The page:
This system would provide a ranking system that would not only take into account information found on web pages and the web, but also information collected from the “Who, What, When, Where” communications network about entities that might be mentioned on the Web.

The patent provides a very detailed look at the communications network, how entities might be ranked, how that entity rank might influence web rankings, and how the associations between people and other entities might be tracked.

An overall attention rank might also be used to:

  • Select content, either online or offline, to be shown to someone
  • Determine which ads to display
  • Identifying user interests
  • Compare user demographics
  • Identify valuable real and intangible property


Facebook Places just begins to brush the surface of what the Yahoo patent would provide in terms of a location based service. Yahoo’s W4 COMN sounds very ambitious, and there’s a question about what happens to Yahoo’s search-based patents with Microsoft taking over search from Yahoo.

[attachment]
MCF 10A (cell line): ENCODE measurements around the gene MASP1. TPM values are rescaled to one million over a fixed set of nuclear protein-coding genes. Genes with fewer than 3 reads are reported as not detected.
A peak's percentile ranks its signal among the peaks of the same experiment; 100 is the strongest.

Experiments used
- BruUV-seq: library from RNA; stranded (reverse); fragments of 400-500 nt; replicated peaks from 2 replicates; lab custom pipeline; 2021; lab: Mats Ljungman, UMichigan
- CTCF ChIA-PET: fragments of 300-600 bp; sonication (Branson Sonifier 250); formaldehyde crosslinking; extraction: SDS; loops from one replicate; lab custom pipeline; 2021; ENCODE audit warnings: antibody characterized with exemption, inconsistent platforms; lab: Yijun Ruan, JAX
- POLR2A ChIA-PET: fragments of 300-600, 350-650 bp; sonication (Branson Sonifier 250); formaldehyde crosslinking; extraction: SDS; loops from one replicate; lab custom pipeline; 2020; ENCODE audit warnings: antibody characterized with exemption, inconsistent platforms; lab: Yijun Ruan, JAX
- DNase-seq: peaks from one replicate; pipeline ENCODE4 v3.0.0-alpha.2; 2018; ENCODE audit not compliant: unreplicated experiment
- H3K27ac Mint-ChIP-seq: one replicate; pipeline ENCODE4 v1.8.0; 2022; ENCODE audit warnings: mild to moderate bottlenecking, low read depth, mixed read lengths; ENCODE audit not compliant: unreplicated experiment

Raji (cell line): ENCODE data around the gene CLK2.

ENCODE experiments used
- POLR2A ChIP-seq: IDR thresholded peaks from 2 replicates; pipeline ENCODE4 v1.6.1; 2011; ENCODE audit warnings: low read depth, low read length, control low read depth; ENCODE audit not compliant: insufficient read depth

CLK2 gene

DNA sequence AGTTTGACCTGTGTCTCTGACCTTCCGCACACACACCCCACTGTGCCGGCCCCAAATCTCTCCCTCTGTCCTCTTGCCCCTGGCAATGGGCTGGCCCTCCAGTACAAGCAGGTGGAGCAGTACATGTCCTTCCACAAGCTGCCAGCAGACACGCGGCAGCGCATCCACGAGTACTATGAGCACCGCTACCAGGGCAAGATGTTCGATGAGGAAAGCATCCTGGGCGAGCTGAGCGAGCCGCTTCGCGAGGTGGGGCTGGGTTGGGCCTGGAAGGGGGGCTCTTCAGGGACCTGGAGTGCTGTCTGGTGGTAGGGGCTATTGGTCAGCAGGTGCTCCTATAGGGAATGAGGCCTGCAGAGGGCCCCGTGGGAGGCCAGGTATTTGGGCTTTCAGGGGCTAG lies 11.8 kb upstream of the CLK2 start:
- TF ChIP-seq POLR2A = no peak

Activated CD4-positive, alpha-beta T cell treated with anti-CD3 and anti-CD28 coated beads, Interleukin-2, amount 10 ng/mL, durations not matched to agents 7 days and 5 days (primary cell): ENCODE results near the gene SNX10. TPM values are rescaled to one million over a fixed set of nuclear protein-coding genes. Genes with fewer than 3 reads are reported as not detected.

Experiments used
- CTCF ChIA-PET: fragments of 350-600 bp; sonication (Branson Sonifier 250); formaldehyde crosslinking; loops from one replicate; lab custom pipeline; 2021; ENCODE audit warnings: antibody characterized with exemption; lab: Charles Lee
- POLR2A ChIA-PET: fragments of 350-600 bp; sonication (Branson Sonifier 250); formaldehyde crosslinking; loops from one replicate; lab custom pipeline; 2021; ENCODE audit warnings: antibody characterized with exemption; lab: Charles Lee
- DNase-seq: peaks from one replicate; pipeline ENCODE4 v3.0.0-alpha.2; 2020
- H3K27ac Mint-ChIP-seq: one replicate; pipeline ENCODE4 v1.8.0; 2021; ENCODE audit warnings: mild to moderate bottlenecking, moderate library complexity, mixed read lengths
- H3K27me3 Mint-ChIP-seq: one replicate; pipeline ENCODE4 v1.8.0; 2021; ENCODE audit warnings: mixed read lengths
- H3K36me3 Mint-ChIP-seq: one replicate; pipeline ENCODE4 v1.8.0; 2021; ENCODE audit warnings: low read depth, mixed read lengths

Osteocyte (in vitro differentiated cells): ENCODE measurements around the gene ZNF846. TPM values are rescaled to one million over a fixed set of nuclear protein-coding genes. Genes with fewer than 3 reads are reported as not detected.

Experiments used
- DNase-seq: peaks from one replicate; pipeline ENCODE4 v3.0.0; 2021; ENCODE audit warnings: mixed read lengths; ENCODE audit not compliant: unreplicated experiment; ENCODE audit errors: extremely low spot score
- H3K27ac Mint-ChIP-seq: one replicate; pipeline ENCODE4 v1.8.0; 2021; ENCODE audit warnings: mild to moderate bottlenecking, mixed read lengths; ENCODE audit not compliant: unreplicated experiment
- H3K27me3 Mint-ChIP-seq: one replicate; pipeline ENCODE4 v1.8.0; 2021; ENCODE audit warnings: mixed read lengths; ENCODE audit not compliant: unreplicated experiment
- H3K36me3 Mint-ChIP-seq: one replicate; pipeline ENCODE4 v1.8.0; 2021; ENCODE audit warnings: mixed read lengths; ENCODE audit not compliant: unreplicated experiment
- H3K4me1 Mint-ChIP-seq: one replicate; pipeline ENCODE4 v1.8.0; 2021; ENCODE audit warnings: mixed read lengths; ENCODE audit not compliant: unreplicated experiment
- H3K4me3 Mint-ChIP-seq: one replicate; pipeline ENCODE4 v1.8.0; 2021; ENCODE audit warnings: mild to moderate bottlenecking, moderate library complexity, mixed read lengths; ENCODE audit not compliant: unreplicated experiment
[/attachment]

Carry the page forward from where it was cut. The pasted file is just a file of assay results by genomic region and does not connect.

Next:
The W4 Communications Network also sounds like it could be a potential privacy nightmare.

As I mentioned in yesterday’s post, Not Brands but Entities: The Influence of Named Entities on Google and Yahoo Search Results, another recently published Yahoo patent application which described how being able to identify entities in search queries can influence search results referred to the possible use of Yahoo’s W4 COMN.

I’m questioning how I feel about being considered a Real World Entity. What about you?


Author: Bill Slawski